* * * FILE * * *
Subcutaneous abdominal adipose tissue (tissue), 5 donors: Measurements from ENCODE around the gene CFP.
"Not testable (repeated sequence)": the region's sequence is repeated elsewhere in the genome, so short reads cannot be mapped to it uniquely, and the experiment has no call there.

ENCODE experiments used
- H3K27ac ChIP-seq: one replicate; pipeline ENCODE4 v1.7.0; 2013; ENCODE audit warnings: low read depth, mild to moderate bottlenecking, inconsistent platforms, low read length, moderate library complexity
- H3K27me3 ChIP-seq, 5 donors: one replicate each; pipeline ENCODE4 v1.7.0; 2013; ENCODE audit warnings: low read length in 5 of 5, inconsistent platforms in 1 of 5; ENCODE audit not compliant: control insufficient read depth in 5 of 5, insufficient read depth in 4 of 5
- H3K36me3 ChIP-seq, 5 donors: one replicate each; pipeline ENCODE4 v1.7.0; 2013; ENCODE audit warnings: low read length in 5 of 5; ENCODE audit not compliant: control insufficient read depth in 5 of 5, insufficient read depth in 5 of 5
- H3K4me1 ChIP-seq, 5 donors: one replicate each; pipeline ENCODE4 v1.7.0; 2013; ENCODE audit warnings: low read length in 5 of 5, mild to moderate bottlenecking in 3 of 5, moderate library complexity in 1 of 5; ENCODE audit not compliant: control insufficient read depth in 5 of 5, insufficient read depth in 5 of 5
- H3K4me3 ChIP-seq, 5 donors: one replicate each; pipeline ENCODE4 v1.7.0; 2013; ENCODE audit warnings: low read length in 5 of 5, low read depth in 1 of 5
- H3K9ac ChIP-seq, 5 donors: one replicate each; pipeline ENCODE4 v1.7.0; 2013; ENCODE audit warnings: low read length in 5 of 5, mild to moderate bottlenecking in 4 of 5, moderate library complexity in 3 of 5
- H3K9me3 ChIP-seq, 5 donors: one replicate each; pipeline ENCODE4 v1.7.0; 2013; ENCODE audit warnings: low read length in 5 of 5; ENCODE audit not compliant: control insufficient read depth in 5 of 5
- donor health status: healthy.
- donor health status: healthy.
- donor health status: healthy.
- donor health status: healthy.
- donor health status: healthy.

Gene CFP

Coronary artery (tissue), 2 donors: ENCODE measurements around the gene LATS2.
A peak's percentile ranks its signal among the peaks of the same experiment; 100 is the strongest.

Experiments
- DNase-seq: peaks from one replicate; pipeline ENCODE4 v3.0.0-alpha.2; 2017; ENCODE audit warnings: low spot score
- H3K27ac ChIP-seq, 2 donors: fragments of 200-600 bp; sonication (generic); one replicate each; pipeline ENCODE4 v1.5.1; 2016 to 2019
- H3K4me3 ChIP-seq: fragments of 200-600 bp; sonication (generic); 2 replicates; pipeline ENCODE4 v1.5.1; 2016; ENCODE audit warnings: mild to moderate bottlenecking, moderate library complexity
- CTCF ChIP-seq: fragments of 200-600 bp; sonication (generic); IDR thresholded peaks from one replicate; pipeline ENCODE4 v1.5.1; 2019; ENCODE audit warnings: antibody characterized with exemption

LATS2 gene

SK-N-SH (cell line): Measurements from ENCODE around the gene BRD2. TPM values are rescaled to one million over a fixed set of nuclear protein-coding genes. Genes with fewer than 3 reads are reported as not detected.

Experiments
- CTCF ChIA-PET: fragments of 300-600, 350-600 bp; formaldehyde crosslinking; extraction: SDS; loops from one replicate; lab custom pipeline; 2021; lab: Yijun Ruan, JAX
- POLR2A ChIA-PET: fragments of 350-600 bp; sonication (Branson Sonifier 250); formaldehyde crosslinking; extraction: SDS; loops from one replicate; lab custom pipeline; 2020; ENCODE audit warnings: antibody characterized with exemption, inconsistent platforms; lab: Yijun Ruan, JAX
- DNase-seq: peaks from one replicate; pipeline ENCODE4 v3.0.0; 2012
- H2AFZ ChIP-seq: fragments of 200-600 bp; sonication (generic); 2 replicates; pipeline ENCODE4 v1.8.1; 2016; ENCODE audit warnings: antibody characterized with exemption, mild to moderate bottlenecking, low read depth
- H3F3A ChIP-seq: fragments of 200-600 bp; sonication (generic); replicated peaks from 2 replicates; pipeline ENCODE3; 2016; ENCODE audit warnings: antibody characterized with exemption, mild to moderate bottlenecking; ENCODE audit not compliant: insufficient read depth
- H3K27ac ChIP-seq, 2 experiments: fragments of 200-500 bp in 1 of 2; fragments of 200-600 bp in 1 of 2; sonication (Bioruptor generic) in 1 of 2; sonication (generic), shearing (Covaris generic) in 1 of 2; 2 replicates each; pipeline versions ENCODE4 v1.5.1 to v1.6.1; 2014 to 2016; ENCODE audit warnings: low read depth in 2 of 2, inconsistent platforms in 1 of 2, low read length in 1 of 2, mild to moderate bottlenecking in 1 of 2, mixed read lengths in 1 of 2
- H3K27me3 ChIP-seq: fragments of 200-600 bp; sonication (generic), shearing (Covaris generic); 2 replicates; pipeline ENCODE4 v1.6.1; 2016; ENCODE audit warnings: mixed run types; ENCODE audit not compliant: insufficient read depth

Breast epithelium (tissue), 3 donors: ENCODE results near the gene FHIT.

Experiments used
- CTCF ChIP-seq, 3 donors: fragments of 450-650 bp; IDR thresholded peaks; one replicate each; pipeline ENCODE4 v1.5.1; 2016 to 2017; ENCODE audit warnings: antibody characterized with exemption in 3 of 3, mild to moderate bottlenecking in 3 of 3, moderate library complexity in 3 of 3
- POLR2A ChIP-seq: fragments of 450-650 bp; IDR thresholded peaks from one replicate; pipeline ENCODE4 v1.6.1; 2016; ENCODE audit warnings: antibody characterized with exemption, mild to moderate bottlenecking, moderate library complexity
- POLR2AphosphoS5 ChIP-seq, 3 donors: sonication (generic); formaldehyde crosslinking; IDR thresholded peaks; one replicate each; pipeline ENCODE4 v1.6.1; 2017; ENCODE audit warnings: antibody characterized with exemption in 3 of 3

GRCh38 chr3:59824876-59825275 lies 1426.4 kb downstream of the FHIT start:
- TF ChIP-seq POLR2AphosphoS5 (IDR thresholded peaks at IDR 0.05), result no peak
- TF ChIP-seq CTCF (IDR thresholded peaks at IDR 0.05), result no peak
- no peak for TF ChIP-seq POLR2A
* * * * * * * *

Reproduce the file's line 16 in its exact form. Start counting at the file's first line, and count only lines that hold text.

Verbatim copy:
Gene CFP